A Class 3 material is any part of a piece of jewelry that’s not a Class 1 or 2 material and that contains less than 6% lead by weight, including watch timepieces.

The State of California has an on-line fact sheet that explains the law in detail.    While many beading materials fall within one of the three classes of acceptable materials, it’s a good idea for jewelry makers to know the law and then check with their suppliers.

We asked a representative of the California Dept. of Toxic Substances Control if jewelry suppliers and retailers are required by law to warn customers that jewelry parts may not meet legal standards for children's jewelry.  The answer is "no."  

However, manufacturers and suppliers who sell to retailers are required to include a certificate stating that their products do comply with levels of cadmium and lead under the law.   The certificate can either be displayed prominently in jewelry packaging or in the shipping container.   This means that no one selling jewelry or jewelry making supplies in the State of California should be selling products that don't comply with the law.

As far as the individual beader or jewelry maker is concerned, unless the package containing jewelry making materials has a children's age warning somewhere on it, as do many products from Hobby Lobby, it's up the customer to ask whether the items they're buying are okay for use in children's jewelry. 

California Proposition 65

Proposition 65 requires businesses that employ 10 or more people to include warning labels on products containing lead or chemicals known to cause cancer and/or reproductive toxicity.  Anyone making beaded jewelry who has less than 10 employees doesn’t need to put warning labels on their products.  However, if you sell to a store or distributor with 10 or more employees, it’s likely that you’ll need to include the warning.

Chris Franchetti Michaels points out in her BellaOnLine article that, as a beader, it’s wise to let your customers know in an honest and personal way that the beads you use do contain some lead, and should not be given to children as gifts, nor should children be allowed to play with them.  It’s also a good idea to include pets in the warning although no current law mentions them, since dogs and cats will chew on things they find lying around.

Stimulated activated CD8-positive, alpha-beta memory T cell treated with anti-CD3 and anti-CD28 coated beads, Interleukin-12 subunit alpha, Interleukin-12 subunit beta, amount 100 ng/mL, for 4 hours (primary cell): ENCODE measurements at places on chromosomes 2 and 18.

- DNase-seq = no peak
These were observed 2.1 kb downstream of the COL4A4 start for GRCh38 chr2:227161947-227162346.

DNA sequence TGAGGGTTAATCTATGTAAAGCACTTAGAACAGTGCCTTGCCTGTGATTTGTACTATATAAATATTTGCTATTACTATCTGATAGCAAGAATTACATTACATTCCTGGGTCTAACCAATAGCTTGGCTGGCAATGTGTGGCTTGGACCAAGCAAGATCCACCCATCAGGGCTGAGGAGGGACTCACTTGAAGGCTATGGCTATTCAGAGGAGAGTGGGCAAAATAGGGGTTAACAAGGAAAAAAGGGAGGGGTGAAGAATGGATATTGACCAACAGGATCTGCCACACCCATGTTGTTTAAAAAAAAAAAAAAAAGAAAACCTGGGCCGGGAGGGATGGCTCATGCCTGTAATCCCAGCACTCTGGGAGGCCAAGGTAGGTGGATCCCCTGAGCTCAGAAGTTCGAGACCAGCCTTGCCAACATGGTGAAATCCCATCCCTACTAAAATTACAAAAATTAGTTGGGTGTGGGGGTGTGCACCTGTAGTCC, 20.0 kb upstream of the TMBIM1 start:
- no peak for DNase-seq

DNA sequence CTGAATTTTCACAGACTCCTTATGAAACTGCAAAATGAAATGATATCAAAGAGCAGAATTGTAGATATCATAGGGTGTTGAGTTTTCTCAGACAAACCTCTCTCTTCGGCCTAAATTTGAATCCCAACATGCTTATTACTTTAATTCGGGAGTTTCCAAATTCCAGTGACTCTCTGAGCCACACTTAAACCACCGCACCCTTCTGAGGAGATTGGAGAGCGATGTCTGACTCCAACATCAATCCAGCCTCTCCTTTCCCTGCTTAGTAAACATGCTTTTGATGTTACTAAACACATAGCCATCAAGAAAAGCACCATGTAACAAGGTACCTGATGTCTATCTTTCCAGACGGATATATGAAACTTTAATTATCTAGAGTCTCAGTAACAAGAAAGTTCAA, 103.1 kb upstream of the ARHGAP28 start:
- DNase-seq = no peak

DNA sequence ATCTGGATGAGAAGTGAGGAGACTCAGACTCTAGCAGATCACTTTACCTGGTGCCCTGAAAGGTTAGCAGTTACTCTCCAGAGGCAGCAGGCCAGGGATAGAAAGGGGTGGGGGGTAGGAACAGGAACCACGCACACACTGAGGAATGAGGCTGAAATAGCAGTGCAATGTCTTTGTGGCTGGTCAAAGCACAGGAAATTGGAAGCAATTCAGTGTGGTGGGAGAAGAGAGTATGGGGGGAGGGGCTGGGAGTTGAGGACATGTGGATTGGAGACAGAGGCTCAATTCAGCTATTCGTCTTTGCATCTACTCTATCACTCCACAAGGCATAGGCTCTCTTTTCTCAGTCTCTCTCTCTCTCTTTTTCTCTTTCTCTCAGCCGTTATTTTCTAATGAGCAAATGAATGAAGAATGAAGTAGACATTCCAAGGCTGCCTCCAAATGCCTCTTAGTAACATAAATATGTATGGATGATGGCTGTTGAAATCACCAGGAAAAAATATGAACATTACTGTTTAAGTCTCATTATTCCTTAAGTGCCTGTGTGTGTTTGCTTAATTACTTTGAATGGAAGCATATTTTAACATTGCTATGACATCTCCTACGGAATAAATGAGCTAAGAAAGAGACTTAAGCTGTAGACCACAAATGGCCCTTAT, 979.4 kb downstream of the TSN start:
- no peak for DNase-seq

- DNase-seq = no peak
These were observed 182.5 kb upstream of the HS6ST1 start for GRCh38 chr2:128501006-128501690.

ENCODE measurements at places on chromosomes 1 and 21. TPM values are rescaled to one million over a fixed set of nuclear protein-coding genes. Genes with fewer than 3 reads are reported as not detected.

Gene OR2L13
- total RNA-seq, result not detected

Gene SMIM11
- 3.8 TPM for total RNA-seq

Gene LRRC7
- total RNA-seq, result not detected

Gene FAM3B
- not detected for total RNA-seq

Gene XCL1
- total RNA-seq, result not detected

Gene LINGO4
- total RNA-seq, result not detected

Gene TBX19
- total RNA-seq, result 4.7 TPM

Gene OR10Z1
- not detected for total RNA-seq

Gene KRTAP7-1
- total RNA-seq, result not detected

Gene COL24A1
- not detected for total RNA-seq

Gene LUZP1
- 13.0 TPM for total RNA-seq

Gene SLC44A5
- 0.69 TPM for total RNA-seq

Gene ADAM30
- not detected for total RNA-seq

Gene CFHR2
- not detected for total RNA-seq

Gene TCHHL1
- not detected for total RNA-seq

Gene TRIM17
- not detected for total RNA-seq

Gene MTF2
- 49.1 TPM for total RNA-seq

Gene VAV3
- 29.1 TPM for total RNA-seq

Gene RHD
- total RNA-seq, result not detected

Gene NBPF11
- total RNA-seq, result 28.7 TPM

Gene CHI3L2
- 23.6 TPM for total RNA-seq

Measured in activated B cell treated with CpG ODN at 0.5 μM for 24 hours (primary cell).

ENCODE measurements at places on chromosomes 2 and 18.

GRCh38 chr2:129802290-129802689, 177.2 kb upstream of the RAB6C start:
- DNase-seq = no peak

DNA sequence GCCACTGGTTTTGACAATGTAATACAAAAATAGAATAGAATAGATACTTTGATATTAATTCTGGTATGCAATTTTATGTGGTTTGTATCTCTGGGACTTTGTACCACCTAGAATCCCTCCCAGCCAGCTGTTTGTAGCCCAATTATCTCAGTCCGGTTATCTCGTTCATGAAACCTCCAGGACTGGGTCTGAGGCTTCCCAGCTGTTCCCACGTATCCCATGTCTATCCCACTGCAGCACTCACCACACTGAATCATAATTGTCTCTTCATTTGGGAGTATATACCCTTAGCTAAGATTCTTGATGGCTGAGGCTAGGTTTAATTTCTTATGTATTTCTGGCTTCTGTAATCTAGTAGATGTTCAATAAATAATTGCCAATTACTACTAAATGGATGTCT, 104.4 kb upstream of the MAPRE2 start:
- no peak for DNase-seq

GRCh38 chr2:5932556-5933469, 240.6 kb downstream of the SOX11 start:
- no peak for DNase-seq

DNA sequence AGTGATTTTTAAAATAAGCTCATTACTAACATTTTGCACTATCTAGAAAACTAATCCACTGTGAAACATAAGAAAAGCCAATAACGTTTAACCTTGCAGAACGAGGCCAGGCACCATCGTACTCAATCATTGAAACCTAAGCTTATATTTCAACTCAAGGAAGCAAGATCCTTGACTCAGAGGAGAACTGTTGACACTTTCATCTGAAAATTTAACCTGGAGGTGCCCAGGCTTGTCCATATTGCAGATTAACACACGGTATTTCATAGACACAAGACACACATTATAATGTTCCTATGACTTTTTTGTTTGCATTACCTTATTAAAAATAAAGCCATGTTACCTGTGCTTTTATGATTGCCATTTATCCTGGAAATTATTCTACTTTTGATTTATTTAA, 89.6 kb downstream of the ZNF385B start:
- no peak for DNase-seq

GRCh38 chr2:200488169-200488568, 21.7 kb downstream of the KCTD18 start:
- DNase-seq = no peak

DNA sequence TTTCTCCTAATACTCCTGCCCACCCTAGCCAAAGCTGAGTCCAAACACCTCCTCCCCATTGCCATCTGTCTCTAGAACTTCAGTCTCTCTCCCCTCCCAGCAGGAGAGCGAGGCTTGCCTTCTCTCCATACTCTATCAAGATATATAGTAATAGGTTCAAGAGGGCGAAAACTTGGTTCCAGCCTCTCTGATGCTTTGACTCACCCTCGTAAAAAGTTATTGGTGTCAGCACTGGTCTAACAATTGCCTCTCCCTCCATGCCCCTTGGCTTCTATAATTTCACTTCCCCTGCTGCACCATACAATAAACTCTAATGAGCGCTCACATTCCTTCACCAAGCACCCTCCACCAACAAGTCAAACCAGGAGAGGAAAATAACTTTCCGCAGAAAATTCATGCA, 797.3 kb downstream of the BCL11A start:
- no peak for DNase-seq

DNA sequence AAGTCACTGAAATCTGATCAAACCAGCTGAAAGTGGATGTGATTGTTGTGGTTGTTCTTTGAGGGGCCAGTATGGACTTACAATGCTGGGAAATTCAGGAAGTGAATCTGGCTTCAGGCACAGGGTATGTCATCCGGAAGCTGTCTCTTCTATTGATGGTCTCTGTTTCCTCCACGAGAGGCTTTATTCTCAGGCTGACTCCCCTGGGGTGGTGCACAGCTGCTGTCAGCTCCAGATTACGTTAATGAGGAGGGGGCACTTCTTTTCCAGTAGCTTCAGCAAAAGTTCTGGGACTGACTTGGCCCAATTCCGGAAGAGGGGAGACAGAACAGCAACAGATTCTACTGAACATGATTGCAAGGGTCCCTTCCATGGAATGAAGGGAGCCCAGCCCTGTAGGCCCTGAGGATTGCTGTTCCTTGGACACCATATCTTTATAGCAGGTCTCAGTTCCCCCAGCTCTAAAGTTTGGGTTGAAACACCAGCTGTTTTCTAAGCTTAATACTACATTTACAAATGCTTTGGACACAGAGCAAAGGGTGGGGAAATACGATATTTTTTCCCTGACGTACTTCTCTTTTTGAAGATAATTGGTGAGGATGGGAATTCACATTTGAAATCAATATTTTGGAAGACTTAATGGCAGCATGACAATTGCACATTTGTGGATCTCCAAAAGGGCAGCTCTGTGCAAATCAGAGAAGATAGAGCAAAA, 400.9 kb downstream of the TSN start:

Canadian Hazardous Products Act

Most countries in the world have laws covering toxic materials, particularly in children’s products. Anyone who sells beaded jewelry on-line should be aware of laws in the countries where they do business, whether they use Etsy, eBay or have their own web site.

Canada is right next door and, with the U.S./Canadian free trade agreement, it’s logical to sell to our neighbors.  Item 42 of the Canadian Hazardous Products Act went into effect in 2008.  Glass and crystal jewelry parts are specifically named in the law.  It prohibits the importation, advertisement or sale of any jewelry intended for children under age 15 that contains more than 600 mg/kg of total lead and more than 90 mg/kg of migratable lead.  “Migratable lead” is the amount of lead which is released from a product when it is brought into contact with a liquid solvent.  It’s also important to note the age Canada defines as a “child.”

Last year, Canada Health announced a ban on cadmium in children’s jewelry, restricting the level of cadmium to .013%.   To read Item 42 of the Hazardous Products Act:

The European Union’s Toy Safety Directive

In 2009 the EU strengthened existing laws on child safety.  “Child” is defined by the new directive as anyone under the age of 14, which is two years older than the CPSIA’s definition.   Although the law is called the Toy Safety Directive, it includes “gray area” products such as items for collectors, historical replicas and “fashion accessories which are not used in play.”  Beaded jewelry and clothing adornments fall into this category.

Strict limits are put on the amount of nickel in children’s products and no intentionally used lead is permitted.  Since many of the glass beads used in beadwork come from EU countries, the manufacturers need to comply with EU laws, but that only means they consider the beads safe for adults.  For more information on the Toy Safety Directive use this link:    


These laws make it difficult for beaders and jewelry makers because of the need to make sure all of their materials comply with various laws.  For children’s jewelry, the CPSIA should be the baseline.  Jewelry intended for adults can include beads and findings that are not legal for children’s jewelry, but it’s a good idea to keep California’s Lead-Containing Jewelry Law in mind.  As things now stand, the burden of determining if jewelry making materials meet California's standards for children is on the jewelry maker--not on the supplier or retailer.

If you sell outside the United States it’s essential to read the laws of the country you’re exporting to, because they’re different from ours.  If you sell at craft fairs, flea markets or on-line, there may be no way of knowing where the buyer lives or who they’re buying for.  Native beaders who sell a variety of beadwork at craft fairs should rethink offering beaded children’s items such as baby mocs and baby barrettes.  It’s now illegal to sell any beaded jewelry for children under age 3 except jewelry using large pieces of material meeting the size requirement that have 1% or less lead content.

Common sense can help avoid problems and law suits.  If you design for adults and suspect someone is buying for a child, gently tell them that the beaded item is not intended for children under a certain age and can be harmful.